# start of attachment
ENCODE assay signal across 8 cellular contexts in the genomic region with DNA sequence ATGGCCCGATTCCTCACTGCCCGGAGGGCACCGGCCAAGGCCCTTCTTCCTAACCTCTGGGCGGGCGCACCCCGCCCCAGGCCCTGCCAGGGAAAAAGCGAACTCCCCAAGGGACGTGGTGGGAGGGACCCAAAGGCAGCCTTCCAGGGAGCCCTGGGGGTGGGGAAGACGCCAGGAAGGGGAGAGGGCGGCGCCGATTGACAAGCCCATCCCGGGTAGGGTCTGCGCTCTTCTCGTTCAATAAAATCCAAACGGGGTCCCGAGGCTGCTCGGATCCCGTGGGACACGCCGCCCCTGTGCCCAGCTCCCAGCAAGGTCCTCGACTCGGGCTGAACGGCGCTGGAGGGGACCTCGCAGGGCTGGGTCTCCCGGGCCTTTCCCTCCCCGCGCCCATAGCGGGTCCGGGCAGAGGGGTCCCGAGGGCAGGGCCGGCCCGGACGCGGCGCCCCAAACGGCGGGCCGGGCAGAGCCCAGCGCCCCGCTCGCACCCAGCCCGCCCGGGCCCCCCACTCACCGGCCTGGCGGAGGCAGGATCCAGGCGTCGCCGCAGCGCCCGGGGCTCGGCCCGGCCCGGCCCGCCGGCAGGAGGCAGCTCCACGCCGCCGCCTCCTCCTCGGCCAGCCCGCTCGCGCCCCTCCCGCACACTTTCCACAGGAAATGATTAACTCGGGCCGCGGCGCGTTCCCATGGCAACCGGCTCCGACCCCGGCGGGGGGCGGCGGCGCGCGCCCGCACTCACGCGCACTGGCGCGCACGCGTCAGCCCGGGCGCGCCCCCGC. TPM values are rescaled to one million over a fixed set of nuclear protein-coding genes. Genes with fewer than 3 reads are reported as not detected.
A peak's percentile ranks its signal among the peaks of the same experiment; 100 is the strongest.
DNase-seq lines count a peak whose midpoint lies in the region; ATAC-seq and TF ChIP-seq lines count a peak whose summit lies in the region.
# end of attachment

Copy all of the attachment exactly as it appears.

ENCODE assay signal across 8 cellular contexts in the genomic region with DNA sequence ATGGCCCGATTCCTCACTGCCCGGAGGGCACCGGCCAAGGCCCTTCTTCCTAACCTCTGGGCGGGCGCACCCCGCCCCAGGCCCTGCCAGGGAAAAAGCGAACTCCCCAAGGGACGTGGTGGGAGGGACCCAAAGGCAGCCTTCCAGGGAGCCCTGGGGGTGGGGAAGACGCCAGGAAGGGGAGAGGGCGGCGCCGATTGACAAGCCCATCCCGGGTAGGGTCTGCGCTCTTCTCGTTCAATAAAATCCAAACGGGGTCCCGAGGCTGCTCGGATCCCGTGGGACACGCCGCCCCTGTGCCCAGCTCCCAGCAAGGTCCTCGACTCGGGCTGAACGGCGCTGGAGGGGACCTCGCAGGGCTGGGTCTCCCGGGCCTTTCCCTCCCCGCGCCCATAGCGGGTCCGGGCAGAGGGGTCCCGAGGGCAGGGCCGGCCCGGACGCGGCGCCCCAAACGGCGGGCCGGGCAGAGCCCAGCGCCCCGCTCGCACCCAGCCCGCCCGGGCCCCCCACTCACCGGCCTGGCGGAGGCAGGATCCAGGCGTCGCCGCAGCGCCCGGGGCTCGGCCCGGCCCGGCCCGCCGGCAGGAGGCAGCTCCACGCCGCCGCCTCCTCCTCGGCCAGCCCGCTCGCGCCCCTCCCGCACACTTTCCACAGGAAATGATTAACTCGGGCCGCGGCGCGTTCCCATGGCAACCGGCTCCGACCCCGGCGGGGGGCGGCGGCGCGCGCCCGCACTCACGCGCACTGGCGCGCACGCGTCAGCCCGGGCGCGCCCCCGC. TPM values are rescaled to one million over a fixed set of nuclear protein-coding genes. Genes with fewer than 3 reads are reported as not detected.
A peak's percentile ranks its signal among the peaks of the same experiment; 100 is the strongest.
DNase-seq lines count a peak whose midpoint lies in the region; ATAC-seq and TF ChIP-seq lines count a peak whose summit lies in the region.